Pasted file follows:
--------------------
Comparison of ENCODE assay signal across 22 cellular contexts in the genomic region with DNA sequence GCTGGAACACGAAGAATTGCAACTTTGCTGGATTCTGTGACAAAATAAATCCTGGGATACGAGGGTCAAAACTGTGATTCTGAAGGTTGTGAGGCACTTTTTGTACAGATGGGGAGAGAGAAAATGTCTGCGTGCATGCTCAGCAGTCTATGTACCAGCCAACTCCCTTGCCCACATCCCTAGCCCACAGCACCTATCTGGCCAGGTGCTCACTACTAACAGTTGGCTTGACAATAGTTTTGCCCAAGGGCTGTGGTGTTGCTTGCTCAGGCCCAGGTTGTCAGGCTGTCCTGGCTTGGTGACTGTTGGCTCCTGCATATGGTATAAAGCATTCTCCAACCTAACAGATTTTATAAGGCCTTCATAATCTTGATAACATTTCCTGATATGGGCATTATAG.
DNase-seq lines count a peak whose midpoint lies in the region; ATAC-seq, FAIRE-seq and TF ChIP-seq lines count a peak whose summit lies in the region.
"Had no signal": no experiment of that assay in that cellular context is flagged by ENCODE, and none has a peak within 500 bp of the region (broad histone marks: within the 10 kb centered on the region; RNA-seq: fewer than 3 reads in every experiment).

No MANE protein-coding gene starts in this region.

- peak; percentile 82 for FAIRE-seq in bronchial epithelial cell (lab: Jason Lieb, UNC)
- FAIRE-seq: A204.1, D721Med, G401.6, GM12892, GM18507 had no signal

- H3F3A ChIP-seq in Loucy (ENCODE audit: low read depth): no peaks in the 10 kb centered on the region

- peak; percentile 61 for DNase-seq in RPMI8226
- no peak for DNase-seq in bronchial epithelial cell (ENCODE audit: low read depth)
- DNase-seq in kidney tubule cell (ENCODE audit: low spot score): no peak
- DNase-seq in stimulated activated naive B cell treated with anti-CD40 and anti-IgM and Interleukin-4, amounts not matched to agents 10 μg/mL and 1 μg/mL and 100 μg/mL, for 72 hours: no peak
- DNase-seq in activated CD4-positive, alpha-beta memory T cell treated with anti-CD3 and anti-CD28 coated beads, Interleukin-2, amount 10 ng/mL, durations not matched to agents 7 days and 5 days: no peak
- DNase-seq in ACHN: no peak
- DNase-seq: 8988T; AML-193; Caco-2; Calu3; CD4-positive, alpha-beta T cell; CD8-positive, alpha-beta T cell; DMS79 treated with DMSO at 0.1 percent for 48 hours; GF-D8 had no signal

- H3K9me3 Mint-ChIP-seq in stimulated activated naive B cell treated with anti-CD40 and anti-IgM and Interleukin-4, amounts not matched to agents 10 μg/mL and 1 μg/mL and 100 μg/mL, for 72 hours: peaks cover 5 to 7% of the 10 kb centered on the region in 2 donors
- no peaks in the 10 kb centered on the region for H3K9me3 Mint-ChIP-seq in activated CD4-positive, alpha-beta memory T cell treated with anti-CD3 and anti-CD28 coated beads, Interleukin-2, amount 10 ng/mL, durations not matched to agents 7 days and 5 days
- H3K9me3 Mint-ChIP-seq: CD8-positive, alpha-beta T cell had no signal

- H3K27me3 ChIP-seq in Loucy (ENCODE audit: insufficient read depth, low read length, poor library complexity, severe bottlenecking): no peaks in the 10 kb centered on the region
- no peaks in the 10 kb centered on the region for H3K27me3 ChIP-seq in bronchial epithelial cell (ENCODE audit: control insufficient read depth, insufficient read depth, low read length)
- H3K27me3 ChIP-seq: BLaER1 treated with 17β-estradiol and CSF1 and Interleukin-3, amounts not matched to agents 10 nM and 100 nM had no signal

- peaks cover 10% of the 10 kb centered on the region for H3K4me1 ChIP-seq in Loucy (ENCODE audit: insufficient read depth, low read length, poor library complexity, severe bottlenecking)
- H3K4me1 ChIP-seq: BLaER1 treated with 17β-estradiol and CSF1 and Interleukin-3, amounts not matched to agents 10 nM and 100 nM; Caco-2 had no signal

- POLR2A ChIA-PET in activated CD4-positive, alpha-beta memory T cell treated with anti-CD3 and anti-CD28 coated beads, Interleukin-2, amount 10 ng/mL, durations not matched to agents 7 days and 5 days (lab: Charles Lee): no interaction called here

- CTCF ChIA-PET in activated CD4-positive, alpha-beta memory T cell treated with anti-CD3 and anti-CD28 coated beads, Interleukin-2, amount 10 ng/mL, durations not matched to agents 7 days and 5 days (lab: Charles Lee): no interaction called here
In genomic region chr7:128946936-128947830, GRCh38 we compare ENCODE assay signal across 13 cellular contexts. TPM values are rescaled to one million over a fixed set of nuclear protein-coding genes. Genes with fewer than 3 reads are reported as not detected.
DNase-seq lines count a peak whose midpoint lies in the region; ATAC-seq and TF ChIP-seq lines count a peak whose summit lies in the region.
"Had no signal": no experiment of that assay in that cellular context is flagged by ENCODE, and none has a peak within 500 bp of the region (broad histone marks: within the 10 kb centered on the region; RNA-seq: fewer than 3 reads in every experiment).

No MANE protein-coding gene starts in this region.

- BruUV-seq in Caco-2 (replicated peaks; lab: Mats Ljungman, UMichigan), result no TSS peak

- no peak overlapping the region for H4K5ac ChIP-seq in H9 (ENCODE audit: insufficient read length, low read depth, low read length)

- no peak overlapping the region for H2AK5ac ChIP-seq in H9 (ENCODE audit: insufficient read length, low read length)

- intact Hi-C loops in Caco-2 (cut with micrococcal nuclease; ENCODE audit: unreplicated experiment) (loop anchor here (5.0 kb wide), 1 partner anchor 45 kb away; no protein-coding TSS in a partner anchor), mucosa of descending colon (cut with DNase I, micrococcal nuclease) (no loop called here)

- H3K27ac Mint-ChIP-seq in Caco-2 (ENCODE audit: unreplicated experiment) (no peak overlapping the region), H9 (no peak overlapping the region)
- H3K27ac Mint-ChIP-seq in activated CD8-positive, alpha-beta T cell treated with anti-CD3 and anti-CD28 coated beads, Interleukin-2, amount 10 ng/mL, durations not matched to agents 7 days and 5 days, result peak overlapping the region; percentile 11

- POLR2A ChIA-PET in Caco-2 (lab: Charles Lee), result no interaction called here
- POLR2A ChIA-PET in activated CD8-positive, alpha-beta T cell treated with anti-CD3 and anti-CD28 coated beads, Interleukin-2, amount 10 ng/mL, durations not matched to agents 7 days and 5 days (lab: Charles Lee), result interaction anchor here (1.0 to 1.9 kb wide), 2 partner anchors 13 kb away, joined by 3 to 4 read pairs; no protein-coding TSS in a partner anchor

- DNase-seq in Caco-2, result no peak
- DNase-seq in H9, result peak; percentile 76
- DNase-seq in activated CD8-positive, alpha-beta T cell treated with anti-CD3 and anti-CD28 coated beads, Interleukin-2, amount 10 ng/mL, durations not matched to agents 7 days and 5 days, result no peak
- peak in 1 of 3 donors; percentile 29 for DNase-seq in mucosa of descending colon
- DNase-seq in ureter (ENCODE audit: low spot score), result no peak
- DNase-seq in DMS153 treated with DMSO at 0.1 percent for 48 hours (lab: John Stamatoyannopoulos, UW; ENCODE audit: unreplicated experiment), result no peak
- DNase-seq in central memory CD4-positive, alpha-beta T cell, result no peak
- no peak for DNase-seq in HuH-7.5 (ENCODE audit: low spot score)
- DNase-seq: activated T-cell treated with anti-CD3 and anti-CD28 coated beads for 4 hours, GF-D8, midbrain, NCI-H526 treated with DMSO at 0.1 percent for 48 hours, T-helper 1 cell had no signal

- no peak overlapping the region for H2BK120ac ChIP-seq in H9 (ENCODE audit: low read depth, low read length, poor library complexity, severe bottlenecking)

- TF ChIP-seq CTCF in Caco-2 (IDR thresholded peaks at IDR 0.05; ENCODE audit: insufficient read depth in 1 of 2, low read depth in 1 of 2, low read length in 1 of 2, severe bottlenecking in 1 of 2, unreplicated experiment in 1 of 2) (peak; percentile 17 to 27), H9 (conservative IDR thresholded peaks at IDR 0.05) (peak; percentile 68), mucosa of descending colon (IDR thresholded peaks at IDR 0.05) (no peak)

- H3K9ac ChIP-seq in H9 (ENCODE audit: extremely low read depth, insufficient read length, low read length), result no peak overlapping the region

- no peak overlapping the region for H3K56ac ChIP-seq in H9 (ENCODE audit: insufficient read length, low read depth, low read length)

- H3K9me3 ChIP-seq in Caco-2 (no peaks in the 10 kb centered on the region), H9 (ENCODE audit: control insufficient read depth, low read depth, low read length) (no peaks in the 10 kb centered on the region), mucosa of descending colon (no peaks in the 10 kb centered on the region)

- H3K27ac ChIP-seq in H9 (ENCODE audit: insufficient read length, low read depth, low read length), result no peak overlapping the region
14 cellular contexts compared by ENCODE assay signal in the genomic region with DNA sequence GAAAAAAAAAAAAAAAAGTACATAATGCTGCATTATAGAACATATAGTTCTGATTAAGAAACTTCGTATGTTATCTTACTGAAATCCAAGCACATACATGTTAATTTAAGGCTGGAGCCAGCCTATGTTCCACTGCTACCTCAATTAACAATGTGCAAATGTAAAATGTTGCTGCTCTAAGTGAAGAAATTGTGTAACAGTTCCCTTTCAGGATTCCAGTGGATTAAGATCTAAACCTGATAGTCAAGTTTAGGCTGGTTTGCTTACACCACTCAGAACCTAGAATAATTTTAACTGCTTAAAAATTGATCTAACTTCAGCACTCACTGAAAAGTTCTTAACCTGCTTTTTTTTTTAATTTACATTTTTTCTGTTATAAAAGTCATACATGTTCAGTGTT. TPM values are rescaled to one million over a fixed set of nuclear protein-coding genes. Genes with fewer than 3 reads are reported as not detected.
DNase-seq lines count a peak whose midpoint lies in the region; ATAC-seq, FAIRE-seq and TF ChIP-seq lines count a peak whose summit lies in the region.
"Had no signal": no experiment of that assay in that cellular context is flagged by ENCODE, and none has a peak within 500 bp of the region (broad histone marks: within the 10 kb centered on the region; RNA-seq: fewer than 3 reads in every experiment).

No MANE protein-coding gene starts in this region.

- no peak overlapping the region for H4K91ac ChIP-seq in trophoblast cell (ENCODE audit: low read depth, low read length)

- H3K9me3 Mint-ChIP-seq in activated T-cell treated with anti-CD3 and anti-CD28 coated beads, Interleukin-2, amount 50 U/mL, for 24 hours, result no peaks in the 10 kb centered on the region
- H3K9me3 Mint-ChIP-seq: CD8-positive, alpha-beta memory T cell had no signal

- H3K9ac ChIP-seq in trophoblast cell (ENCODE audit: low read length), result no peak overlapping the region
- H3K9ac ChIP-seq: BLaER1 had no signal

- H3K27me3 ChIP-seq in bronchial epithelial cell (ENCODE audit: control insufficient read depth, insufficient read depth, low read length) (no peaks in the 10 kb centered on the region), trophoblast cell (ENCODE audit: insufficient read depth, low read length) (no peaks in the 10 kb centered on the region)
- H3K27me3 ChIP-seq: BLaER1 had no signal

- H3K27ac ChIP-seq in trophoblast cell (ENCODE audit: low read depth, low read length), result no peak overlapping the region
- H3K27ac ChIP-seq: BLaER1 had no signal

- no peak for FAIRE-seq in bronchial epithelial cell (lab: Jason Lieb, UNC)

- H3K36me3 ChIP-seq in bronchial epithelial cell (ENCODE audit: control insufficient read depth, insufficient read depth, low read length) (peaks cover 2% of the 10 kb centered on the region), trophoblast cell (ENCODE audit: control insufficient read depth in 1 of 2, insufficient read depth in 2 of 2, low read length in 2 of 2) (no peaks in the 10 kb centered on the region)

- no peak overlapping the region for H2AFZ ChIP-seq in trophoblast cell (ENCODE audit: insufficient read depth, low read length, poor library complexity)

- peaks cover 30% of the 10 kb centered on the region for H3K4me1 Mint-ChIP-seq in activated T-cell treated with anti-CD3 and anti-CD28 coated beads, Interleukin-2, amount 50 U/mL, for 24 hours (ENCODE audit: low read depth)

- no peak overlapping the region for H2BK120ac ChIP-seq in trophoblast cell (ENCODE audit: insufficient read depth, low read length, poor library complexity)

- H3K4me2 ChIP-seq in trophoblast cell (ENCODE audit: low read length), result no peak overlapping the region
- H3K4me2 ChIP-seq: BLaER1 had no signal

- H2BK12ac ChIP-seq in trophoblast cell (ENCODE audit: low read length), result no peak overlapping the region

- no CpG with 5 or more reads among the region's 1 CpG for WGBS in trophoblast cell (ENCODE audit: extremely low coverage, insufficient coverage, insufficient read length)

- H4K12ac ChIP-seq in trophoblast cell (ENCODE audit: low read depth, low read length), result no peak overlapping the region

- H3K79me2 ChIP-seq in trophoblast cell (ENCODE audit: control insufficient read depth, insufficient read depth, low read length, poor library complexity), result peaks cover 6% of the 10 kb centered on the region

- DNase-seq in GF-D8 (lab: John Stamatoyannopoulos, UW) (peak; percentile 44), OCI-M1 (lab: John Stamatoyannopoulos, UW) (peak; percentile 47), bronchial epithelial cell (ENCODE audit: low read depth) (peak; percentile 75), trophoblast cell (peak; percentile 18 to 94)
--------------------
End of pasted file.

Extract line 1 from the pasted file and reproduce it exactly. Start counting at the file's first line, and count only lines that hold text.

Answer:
Comparison of ENCODE assay signal across 22 cellular contexts in the genomic region with DNA sequence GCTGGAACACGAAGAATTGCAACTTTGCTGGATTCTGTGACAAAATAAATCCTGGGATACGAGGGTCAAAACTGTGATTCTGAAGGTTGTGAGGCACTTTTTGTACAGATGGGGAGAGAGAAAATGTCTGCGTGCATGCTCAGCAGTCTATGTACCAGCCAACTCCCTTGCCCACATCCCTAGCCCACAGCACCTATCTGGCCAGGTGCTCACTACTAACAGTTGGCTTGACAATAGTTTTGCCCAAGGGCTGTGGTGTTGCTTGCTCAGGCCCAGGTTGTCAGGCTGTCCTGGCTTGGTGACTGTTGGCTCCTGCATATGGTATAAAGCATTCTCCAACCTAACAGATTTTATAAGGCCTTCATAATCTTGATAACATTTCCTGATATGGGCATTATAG.